China’s property sector woes could spell trouble for prestige mega-projects in London, New York, Sydney and other top cities, as the developers behind them scramble for cash.
While China Evergrande Group's struggles have dominated the crisis, the risk to multitrillion-dollar global property markets stems from some of its rivals that have spent the last decade competing to build ever taller and grander skyscrapers.
Shanghai-based Greenland Holdings, which breaches as many of China’s debt “red lines” as Evergrande, has just built Sydney’s tallest residential tower, has plans to do the same in London, and has billions of dollars worth of projects in Brooklyn, Los Angeles, Paris and Toronto. The developer says it remains committed to its flagship builds, including its long-delayed, 235m-high Spire London tower, but it put part of another major London site on the market earlier in the year, and other firms are hoisting for sale signs too.
Evergrande and Kaisa Group, which was the first Chinese property firm to default back in 2015, are both trying to sell Hong Kong buildings to drum up desperately needed cash, while Oceanwide Holdings has just had what was supposed to be San Francisco's tallest tower seized by disgruntled creditors.
“I suspect, as with anything, if you’re running into liquidity issues you start to look to sell your investment properties,” said Omotunde Lawal, head of emerging markets corporate debt at asset manager Barings, which holds some Chinese property firms’ bonds.
As many Chinese firms overpaid for prime overseas sites in the scramble to secure them, the question is who will buy them, Lawal added. “Probably they are unlikely to get cost, so I think it depends on just how desperate they get.”
Sizable asset sales
Guangzhou R&F Properties is another major firm in focus after it required an emergency cash injection this month. It has two giant, unfinished developments in London, including one with a dozen skyscrapers next to the Thames, as well as numerous builds in Australia, Canada and the United States. An R&F spokesperson in London said it remained “fully committed” to all its British projects.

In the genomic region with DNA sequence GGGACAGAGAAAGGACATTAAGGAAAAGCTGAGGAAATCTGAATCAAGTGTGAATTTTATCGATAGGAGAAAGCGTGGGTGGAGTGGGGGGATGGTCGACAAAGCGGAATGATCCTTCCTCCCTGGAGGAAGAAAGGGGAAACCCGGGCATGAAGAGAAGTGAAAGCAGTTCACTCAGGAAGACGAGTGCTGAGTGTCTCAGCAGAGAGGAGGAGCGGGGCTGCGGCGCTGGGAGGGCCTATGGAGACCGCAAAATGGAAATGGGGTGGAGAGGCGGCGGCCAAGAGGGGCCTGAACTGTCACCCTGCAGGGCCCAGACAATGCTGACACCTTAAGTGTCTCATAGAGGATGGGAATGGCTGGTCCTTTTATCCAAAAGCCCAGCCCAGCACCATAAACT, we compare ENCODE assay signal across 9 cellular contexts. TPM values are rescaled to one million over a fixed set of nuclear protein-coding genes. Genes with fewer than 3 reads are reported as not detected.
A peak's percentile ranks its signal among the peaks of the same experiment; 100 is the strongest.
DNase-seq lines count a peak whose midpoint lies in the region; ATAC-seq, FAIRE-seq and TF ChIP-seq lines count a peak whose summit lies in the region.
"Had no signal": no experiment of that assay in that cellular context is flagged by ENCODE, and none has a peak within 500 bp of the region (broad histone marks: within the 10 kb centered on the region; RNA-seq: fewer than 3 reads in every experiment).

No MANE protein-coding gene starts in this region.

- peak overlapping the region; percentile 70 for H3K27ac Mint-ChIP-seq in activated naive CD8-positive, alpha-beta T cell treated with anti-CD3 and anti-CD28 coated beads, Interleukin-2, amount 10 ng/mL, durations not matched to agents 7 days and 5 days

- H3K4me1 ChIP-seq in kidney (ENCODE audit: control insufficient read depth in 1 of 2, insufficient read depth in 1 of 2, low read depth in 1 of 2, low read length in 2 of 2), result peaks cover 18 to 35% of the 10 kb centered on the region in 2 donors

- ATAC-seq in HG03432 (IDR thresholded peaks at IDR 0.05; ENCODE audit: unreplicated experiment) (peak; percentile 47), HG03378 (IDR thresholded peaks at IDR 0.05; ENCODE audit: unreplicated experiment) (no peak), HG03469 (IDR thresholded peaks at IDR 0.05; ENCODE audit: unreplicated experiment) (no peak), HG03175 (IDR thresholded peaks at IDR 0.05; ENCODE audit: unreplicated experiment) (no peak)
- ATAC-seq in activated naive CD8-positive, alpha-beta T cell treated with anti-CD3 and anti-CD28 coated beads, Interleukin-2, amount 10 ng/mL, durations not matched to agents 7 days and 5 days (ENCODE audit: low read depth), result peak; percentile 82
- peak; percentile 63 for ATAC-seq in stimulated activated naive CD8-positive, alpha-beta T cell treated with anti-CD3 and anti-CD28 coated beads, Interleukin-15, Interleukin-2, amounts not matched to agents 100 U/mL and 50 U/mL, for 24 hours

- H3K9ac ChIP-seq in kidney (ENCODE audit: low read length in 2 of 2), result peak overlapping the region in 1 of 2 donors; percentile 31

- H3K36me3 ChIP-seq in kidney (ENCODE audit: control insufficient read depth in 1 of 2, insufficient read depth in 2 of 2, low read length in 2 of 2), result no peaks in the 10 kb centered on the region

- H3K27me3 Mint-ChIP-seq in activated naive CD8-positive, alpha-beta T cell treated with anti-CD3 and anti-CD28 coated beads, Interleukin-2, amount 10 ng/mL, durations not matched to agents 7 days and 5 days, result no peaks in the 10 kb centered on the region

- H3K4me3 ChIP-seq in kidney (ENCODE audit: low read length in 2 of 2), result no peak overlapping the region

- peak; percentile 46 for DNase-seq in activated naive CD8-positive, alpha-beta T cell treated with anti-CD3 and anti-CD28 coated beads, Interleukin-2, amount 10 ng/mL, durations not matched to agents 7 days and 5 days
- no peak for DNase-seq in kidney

But with nearly $8 billion (€6.9 billion) of debt to repay in the next 12 months, only $2 billion of freely available cash and sales down nearly 30 per cent year-on-year last month, major credit rating agencies say it will need to cash in some chips.
"R&F's capacity to handle its near-term debt maturities will hinge on the execution of sizable asset sales," S&P said, predicting that buildings, hotels and various stakes in projects could all be sold. Fitch meanwhile estimates R&F has 836 billion yuan (€112.58 billion) of assets that could potentially be sold.
R&F, Greenland, Evergrande and Kaisa have all declined to comment further on their finances.
Oceanwide said last week it was “actively discussing” the situation with its San Francisco project with the creditors involved.
Chinese developers went on a major international spending spree between 2013 and 2018, but the splurge has slowed abruptly since as Beijing has moved to curb firms’ excessive debts. After pouring more than £28 billion into London projects in 2018, they have spent £1.5 billion in the first half of 2021, the lowest amount since 2012, data from Real Capital Analytics shows.
Figures from estate agents Knight Frank paint a similar picture in Australia, New York and other top North American cities, where Greenland, R&F and others big firms including Country Garden, Poly Property and China Vanke also spent tens of billions of dollars a year.
Stephanie Hyde, UK chief executive of real estate firm Jones Lang LaSalle, which markets for R&F in London and another firm called Xinyuan, which has just narrowly avoided default, told Reuters she wasn't aware of any Chinese firms looking to sell up due to strains back in China. If they did decide to sell though, they were likely to find buyers relatively quickly, she added, due to the flood of international investment money current circling global property markets like London where prices are now at a record high.
Chris Gore, a central London principal at real estate firm Avison Young, said he wasn't aware of any sudden selling plans either, but that the pressure would grow on Chinese firms if the crisis at home continued. "If they needed to sell and could sell for a profit, then I think they would just sell," Gore said. "There wouldn't be a problem if a few wanted to sell, but if they all suddenly wanted to exit at the same time, they couldn't."